This has been... News from the Gulag Archipelago.

Comments (4)

November 23, 2008, Voice of reason

That would be, perhaps, Daniel Gross writing at Slate, that it is not time to party like it's 1929, because it isn't 1929. Many of the institutions that exist now (as a result of the Great Depression), such as FDIC and Social Security, serve as ultimate economic shock absorbers, and further, unlike the 30's, when in one year alone over 4,000 banks failed, things are bad, but not like that. (Mr. Gross fails to mention the perennial economic demand machine known as "the military industrial complex," so I will, though of course, spending on the refurbishment of the bridge of an aircraft carrier is spending not available on refurbishment of a bridge on an interstate highway... but I digress.)

Anyway, the point is that in matters economic (most unlike, say, matters military... again, I digress!), attitude and "confidence" really do matter because (again, unlike military matters), individual decisions do add up to economic activity, one way or another. His point is that we can expect President Obama to have a tough economic hand, but as with his election, quite a few "roads to victory" that may have not been available to FDR in the 1930's, because things aren't quite so bad as the hyperbole suggests (though they are plenty bad, to be sure.)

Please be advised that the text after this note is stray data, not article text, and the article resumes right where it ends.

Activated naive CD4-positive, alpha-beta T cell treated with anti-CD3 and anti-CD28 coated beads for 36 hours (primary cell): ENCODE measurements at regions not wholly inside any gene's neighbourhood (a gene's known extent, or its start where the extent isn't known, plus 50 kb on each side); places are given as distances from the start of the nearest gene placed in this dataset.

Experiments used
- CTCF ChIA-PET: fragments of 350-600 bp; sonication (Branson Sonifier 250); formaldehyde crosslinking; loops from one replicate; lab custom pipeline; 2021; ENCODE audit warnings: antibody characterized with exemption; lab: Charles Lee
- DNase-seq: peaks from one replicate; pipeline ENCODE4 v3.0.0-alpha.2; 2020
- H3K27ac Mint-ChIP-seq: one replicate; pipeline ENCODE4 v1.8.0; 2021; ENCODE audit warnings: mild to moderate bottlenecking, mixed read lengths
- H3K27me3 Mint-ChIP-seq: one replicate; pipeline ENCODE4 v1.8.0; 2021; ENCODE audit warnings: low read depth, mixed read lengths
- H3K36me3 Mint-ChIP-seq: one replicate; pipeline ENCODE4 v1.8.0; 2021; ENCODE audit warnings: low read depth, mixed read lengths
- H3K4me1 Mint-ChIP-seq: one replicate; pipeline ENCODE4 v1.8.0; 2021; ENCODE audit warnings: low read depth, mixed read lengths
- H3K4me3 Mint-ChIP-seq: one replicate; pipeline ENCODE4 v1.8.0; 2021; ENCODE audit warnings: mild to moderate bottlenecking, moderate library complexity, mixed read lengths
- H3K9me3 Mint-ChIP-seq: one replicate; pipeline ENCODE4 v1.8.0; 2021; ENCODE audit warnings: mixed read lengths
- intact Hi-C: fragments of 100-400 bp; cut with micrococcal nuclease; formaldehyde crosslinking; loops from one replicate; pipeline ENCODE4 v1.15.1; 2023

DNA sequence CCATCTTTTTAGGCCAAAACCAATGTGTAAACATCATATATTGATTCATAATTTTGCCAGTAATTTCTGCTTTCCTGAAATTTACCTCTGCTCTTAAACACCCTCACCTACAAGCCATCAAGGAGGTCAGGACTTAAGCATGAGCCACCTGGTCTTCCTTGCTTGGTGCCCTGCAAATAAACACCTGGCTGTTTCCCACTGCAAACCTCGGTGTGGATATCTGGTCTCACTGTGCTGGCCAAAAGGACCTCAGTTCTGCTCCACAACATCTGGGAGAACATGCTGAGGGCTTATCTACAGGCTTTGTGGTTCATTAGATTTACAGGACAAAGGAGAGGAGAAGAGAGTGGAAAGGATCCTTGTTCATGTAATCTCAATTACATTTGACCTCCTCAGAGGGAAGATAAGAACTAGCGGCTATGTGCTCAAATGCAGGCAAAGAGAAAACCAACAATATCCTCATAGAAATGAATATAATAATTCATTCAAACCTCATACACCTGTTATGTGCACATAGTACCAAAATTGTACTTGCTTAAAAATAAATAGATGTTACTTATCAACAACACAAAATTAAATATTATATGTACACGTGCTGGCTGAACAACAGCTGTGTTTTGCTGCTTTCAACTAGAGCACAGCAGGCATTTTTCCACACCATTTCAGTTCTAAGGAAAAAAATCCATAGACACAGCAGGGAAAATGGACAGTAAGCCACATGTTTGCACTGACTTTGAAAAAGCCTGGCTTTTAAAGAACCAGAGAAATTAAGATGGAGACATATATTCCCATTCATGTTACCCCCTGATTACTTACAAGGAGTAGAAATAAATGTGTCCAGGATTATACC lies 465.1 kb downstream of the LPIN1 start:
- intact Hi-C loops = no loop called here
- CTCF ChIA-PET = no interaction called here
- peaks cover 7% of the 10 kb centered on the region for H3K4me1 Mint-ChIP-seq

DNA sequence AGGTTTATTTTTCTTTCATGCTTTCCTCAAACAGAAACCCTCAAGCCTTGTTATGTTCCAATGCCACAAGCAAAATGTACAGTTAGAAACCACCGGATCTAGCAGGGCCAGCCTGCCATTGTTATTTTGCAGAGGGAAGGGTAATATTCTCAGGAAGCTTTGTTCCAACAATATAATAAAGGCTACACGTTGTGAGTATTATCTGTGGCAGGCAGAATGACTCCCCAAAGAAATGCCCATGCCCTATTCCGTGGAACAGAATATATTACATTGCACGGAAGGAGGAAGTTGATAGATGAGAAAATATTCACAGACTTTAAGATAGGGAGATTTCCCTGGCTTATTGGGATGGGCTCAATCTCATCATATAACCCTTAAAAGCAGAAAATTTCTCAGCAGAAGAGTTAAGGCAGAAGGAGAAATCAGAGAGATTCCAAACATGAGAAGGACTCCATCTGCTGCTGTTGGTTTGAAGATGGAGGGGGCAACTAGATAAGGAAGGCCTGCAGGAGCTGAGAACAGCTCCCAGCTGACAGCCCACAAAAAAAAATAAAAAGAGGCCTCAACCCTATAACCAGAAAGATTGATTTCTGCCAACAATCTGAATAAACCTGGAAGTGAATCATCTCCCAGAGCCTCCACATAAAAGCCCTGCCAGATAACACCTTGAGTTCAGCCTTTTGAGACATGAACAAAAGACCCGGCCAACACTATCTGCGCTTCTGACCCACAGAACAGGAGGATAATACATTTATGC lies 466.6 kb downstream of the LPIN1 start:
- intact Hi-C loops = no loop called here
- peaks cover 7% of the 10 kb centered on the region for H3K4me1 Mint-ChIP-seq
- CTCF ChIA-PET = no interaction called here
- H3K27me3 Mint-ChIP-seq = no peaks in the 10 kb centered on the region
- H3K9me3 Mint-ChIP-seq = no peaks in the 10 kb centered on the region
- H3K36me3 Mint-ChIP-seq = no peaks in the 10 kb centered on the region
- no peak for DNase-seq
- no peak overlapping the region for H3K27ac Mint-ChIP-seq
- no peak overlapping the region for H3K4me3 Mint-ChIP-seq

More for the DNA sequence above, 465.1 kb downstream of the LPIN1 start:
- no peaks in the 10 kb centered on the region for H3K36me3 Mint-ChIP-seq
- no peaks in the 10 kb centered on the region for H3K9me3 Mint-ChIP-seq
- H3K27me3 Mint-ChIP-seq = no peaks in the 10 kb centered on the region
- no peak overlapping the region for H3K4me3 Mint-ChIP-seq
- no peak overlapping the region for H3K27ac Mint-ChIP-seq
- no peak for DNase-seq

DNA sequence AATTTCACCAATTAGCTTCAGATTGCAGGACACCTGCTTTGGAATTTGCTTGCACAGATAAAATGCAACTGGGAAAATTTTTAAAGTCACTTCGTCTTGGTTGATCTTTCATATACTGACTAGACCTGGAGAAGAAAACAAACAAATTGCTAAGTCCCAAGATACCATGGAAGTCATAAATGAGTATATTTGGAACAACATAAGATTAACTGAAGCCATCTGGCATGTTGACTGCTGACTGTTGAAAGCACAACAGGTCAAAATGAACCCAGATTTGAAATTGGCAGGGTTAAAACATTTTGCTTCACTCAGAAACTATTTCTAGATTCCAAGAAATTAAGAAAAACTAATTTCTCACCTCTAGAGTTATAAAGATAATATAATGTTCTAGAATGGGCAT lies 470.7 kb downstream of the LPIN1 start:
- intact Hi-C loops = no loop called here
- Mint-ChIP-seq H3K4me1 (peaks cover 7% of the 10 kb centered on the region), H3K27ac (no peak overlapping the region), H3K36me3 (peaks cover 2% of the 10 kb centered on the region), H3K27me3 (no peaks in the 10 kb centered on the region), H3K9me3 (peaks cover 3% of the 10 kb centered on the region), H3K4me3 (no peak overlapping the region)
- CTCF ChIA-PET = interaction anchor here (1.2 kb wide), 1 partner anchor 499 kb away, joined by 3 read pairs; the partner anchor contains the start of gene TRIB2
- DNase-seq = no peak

Not that this minor proto-Depression we are in is any reason whatsoever to take away from the only important story now (and most important story in the history of the world), that being Hillary, and now, the fact that some of Team O may be questioning the boss's judgment.

Don't know. I spoke to a colleague who noted that my phrase, "Well, Barack seems to know what he's doing; who am I to question his judgment?" had been repeated to her three times in the same day, causing her, also an Obama supporter, to ask "What kind of cult does Barack have going?"

Of course... what if that's the point? Getting the press and the right wing's bile all up over Hillary and the ongoing Familia Clinton psycho-drama, so that Obama can quietly take the grand, dramatic and strategic steps necessary to restore the economy to health and the public fisc to soundness (national singlepayer health care, for example) while everyone's focus is on the Foggy Bottom Soap Opera (all while the real foreign policy is managed by himself and Joe Biden.) Surely... Obama is too much of a political naif to do anything so boldly and insanely Macchiavellian... isn't he?